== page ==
Robbie Cano, what the heck happened?
2005: .297 .320 .458 106
2006: .342 .365 .525 126
2007: .306 .353 .488 120
2008 : .271 .305 .410 88
Cano obviously had a down season–a very, very down season in comparison with his career numbers. So what happened? I believe it was a mixture of a few different components: Lack of self-discipline, lack of concentration, lack of Managerial/Coaching discipline, and pitchers figuring him out.
Lack of self-discipline, lack of managerial intervention and lack of concentration go hand-in-hand. Had Girardi intervened earlier in the season and benched him, perhaps he would have put more effort into his game and would have elevated his concentrationr. After his mid-September benching, Cano had a fire lit under his rear end which didn’t go out until the season ended.
As far as pitchers figuring him out, I’m surprised it took this long. Robinson had always started with his stance wide open, shoulders facing towards the pitcher. As the pitcher would deliver the ball, Cano would then shift his hands and shoulders back into a closed stance, before swinging. There were simply too many moving parts. Robbie did not have enough time to react to fastballs on the inside portion of the plate. His approach was to either hit outside fastballs into the opposite field, or to pull junk breaking balls on the inside part of the plate. Breaking balls on the outside part of the plate, he was lost. Fastballs on the inside part of the plate, he also had no chance. Why it took the league so long to figure this out, I have no idea.
After a little tinkering from Kevin Long(Yankee hitting coach), Cano had refined his stance. The change was to keep his stance closed, instead of closing it while the pitch was being delivered. Less moving parts, more time to react, same sweet swing. Simple, yet very effective.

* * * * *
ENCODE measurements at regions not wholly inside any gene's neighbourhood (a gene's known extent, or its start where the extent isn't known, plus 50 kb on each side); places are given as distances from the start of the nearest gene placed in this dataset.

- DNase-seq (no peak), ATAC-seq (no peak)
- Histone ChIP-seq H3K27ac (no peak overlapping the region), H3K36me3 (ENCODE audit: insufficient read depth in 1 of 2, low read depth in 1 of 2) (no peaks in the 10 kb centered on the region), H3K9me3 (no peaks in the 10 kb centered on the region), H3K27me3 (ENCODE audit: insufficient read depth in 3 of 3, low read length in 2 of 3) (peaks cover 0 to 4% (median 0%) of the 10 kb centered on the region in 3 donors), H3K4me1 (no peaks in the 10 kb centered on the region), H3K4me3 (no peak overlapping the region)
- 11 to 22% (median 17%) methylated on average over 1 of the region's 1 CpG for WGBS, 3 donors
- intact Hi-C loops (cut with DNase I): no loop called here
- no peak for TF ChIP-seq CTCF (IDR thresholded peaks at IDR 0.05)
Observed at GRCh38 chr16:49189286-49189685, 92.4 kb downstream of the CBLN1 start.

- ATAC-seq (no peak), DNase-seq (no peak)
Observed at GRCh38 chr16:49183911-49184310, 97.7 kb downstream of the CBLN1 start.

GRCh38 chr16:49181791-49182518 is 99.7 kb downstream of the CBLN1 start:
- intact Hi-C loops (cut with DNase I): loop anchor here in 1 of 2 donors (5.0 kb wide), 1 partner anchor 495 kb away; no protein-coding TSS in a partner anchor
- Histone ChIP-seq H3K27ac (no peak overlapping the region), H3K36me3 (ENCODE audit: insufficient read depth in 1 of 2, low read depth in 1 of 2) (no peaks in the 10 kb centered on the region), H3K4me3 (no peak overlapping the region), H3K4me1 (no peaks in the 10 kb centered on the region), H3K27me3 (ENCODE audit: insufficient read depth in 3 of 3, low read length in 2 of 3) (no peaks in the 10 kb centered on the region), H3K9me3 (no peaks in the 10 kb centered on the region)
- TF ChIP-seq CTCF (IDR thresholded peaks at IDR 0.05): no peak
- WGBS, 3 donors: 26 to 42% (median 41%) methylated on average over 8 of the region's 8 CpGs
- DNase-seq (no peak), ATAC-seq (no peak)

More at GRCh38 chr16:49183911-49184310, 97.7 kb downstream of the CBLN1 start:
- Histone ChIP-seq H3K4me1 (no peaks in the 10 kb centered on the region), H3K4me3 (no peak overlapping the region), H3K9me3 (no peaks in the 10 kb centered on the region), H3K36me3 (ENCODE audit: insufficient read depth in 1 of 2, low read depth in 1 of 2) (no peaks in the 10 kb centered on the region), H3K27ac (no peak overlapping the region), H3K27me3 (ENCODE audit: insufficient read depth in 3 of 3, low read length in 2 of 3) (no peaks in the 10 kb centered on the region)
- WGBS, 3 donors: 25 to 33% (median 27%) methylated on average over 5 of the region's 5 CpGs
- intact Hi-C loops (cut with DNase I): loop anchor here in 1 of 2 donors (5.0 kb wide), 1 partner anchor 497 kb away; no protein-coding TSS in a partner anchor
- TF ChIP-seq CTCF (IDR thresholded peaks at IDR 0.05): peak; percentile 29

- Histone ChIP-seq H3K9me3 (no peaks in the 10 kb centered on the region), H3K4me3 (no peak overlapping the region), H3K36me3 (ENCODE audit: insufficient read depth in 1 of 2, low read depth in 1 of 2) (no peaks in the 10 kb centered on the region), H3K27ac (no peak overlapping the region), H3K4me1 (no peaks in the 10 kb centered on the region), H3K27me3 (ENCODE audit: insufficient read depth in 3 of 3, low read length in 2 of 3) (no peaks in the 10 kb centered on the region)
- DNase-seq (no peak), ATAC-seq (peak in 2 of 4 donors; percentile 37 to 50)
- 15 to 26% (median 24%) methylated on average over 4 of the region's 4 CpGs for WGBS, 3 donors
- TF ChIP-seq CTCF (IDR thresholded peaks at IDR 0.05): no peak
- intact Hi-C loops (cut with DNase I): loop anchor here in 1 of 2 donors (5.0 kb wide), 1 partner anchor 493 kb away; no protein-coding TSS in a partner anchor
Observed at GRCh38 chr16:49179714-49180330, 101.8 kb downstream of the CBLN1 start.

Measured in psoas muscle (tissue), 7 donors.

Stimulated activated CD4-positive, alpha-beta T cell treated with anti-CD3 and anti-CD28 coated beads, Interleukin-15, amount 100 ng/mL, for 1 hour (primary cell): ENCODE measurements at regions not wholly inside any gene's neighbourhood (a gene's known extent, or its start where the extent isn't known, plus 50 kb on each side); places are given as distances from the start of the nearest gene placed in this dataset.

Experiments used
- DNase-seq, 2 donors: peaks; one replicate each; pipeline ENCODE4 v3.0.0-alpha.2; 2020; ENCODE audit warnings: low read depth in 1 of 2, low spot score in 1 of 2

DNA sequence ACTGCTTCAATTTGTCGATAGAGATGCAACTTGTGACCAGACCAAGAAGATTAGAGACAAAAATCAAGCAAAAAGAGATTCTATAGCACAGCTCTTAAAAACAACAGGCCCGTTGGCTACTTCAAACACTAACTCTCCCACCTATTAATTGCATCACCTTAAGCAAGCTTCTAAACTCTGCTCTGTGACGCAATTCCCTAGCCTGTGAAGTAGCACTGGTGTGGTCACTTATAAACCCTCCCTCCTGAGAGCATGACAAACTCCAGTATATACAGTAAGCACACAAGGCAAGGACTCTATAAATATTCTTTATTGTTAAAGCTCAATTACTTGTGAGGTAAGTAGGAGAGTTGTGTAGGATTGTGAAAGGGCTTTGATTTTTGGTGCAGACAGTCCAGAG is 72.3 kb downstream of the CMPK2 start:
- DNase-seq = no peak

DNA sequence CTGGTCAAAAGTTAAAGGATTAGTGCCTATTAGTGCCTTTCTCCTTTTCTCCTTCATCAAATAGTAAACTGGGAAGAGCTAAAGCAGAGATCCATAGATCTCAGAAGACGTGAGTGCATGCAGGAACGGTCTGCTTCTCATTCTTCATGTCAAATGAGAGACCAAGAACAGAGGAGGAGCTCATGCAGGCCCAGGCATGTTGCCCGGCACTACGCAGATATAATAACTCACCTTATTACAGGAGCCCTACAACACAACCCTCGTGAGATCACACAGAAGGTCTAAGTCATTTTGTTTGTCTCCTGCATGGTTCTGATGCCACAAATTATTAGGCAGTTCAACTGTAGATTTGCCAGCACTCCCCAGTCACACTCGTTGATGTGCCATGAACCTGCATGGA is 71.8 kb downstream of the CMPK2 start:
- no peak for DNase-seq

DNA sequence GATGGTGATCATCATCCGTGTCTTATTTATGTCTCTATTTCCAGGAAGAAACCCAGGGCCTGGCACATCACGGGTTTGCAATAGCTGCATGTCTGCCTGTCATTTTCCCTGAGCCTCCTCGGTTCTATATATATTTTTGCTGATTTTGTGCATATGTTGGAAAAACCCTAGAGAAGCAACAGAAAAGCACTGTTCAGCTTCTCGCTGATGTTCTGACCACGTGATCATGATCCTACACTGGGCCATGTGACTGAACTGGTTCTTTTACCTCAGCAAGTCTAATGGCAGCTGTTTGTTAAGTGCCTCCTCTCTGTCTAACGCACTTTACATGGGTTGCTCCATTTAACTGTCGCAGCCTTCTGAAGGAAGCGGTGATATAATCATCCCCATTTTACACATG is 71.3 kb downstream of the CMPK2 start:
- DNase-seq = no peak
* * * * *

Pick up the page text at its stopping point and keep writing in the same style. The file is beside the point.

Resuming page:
Intervention from Kevin Long and the benching given to Cano by Joe Girardi were relative. I believe both were responsible for Robbie’s scorching finish to the 2008 season. When this kid is focused and on top of his game, he’s just as good a hitter as almost anyone in baseball, besides the super-humans like Alex Rodriguez, Albert Pujols and Manny Ramirez. I hope Girardi and Long stay on him from here on out, which I think may be the case, considering Kevin Long is currently working with Robinson in the Dominican Republic.
What can we expect from him? In my opinion, a bounce back season, and perhaps the finest of his young career. Those are all very impressive numbers Cano has posted, except for the 2008 season. But even during his “down” season, he slugged over .400, slammed 53 extra base hits and drove in 70. Torii Hunter drove in only 8 more runs than Robinson.
The last thing the Yankees want to do, is trade him.